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Year : 2010  |  Volume : 76  |  Issue : 4  |  Page : 447

Zosteriform cutaneous metastases: A case report and brief review of literature

Raghavendra Rao1, C Balachandran1, Lakshmi Rao2,  
1 Department of Skin & VD, Kasturba Medical College, Manipal University, Manipal - 576 104, India
2 Department of Pathology, Kasturba Medical College, Manipal University, Manipal - 576 104, India

Correspondence Address:
Raghavendra Rao
Department of Skin & VD, Kasturba Medical College, Manipal - 576 104


A 56-year-old woman presented with painful erythematous, papulo-nodular lesions on the left side of the trunk in a dermatomal distribution of two-weeks duration. She had earlier undergone surgery for breast carcinoma and was receiving palliative chemo-radiotherapy, when seen by us. A diagnosis of zosteriform cutaneous metastases was made and biopsy was done from the representative lesion which showed chords and sheets of malignant cells. Majority of these cases in the past have been misdiagnosed as herpes zoster and were treated with antiviral drugs. Metastatic diseases should be considered in the differential diagnosis of zosteriform rash in elderly.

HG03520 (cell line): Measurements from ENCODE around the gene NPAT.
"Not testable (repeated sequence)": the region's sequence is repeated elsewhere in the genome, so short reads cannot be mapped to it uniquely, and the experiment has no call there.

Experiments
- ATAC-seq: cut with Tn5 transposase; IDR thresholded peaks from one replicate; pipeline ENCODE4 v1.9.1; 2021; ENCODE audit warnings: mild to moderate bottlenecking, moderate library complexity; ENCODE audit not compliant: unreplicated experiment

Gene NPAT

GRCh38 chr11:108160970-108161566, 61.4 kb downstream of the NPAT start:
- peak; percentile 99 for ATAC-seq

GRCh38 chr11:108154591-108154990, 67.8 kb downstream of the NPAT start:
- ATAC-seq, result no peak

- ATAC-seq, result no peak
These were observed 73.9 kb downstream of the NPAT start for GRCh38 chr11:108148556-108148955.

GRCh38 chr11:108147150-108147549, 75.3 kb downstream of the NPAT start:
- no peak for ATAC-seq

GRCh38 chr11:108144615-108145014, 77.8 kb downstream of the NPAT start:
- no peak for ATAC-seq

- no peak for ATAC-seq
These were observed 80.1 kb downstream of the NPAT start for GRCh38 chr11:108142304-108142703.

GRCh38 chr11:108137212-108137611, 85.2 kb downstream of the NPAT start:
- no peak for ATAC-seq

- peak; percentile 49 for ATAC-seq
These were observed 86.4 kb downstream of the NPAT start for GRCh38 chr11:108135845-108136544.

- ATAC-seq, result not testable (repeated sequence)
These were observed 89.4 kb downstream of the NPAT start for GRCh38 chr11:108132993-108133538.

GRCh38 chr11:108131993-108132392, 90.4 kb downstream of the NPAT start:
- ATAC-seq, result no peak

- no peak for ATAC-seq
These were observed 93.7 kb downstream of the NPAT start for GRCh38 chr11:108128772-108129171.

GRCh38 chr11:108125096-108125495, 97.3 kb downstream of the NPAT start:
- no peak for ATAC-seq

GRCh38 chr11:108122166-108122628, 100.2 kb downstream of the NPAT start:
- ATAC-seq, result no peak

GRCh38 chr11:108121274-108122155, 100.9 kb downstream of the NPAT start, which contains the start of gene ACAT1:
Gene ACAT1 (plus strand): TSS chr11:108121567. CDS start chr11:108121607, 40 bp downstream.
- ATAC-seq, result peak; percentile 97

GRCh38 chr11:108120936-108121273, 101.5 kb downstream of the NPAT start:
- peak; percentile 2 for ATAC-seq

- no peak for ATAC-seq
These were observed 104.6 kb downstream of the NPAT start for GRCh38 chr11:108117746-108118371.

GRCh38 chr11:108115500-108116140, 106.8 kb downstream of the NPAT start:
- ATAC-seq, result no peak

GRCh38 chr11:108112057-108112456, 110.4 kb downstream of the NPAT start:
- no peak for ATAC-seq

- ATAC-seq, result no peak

How to cite this article:
Rao R, Balachandran C, Rao L. Zosteriform cutaneous metastases: A case report and brief review of literature.Indian J Dermatol Venereol Leprol 2010;76:447-447

How to cite this URL:
Rao R, Balachandran C, Rao L. Zosteriform cutaneous metastases: A case report and brief review of literature. Indian J Dermatol Venereol Leprol [serial online] 2010 [cited 2021 Jan 19 ];76:447-447
Available from: https://www.ijdvl.com/text.asp?2010/76/4/447/66605

Full Text


0Certain skin disorders have a propensity to develop lesions in a linear or zosteriform fashion. This includes conditions such as lichen striatus, lichen planus, psoriasis, epidermal verrucous nevus, Darier's disease, porokeratosis and morphea. [1],[2] Cutaneous metastases can rarely present with such morphological pattern; less than 30 cases of zosteriform cutaneous metastases due to internal malignancies have been described in the English literature. [3] Here, we describe an immunocompromised woman who presented with lesions along the dermatome; she was misdiagnosed initially as a case of herpes zoster.

 Case Report